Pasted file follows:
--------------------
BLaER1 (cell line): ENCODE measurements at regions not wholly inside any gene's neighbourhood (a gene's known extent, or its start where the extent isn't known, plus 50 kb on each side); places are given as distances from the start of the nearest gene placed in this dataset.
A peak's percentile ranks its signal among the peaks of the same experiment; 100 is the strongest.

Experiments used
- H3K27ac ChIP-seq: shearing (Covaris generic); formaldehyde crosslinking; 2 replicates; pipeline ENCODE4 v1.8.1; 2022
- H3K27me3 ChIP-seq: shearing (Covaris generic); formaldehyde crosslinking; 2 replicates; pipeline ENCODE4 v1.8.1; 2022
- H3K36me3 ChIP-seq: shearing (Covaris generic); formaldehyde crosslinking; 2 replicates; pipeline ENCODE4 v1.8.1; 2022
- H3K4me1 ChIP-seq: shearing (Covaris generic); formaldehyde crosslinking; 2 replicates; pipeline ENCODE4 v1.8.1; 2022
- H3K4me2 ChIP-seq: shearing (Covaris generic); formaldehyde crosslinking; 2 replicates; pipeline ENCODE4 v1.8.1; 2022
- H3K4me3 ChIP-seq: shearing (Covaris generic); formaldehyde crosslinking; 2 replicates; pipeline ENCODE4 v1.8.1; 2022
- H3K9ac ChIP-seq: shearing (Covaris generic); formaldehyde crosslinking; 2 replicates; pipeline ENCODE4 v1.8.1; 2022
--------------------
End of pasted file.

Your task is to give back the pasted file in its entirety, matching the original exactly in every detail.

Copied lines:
BLaER1 (cell line): ENCODE measurements at regions not wholly inside any gene's neighbourhood (a gene's known extent, or its start where the extent isn't known, plus 50 kb on each side); places are given as distances from the start of the nearest gene placed in this dataset.
A peak's percentile ranks its signal among the peaks of the same experiment; 100 is the strongest.

Experiments used
- H3K27ac ChIP-seq: shearing (Covaris generic); formaldehyde crosslinking; 2 replicates; pipeline ENCODE4 v1.8.1; 2022
- H3K27me3 ChIP-seq: shearing (Covaris generic); formaldehyde crosslinking; 2 replicates; pipeline ENCODE4 v1.8.1; 2022
- H3K36me3 ChIP-seq: shearing (Covaris generic); formaldehyde crosslinking; 2 replicates; pipeline ENCODE4 v1.8.1; 2022
- H3K4me1 ChIP-seq: shearing (Covaris generic); formaldehyde crosslinking; 2 replicates; pipeline ENCODE4 v1.8.1; 2022
- H3K4me2 ChIP-seq: shearing (Covaris generic); formaldehyde crosslinking; 2 replicates; pipeline ENCODE4 v1.8.1; 2022
- H3K4me3 ChIP-seq: shearing (Covaris generic); formaldehyde crosslinking; 2 replicates; pipeline ENCODE4 v1.8.1; 2022
- H3K9ac ChIP-seq: shearing (Covaris generic); formaldehyde crosslinking; 2 replicates; pipeline ENCODE4 v1.8.1; 2022